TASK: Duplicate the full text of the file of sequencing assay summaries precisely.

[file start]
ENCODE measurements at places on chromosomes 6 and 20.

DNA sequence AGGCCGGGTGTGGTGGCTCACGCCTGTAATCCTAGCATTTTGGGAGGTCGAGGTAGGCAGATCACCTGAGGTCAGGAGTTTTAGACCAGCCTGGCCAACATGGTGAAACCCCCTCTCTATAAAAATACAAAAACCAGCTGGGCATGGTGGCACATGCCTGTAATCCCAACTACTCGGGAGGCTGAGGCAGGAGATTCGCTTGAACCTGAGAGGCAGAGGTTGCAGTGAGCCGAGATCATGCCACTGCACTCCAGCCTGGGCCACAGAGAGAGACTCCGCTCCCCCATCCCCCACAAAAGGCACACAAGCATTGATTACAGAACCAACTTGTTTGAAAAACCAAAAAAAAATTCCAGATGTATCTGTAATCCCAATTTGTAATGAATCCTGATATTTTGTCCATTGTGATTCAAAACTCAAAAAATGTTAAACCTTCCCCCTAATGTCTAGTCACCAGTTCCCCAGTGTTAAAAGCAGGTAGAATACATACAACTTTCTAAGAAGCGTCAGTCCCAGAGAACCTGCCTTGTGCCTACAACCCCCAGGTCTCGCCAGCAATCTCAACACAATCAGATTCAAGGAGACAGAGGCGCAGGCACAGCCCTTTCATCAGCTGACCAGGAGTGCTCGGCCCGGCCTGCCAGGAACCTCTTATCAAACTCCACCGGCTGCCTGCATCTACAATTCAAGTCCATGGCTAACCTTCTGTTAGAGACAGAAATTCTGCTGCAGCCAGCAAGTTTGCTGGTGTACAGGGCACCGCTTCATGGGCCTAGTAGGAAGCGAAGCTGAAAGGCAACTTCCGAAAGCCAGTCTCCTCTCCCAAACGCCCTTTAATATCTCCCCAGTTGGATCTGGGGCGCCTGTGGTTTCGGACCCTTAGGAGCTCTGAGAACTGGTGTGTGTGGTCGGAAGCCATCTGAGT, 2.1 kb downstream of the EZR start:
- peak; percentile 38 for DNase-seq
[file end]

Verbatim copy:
ENCODE measurements at places on chromosomes 6 and 20.

DNA sequence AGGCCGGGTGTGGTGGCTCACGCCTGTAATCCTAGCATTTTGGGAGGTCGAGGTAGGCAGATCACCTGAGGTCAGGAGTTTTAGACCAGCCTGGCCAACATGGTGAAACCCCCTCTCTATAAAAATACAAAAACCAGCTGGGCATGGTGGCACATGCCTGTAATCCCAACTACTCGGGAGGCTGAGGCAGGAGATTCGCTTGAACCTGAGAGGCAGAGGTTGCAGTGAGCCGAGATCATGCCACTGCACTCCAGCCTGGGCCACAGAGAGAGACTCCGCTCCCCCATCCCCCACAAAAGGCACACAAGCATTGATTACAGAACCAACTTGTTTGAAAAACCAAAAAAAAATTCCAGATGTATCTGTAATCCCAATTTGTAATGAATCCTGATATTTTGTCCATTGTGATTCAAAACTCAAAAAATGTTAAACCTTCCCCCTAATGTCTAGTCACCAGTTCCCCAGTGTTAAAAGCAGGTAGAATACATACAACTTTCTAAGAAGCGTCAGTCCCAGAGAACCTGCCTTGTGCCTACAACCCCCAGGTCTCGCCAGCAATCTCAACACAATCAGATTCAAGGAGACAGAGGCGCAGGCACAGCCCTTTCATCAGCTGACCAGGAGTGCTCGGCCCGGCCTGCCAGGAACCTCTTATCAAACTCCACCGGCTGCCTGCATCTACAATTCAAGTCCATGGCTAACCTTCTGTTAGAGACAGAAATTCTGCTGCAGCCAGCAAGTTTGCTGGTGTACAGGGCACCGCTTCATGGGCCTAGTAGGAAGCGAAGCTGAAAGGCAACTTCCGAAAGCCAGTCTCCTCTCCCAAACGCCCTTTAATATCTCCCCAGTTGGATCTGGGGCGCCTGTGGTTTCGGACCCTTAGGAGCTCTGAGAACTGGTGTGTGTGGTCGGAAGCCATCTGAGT, 2.1 kb downstream of the EZR start:
- peak; percentile 38 for DNase-seq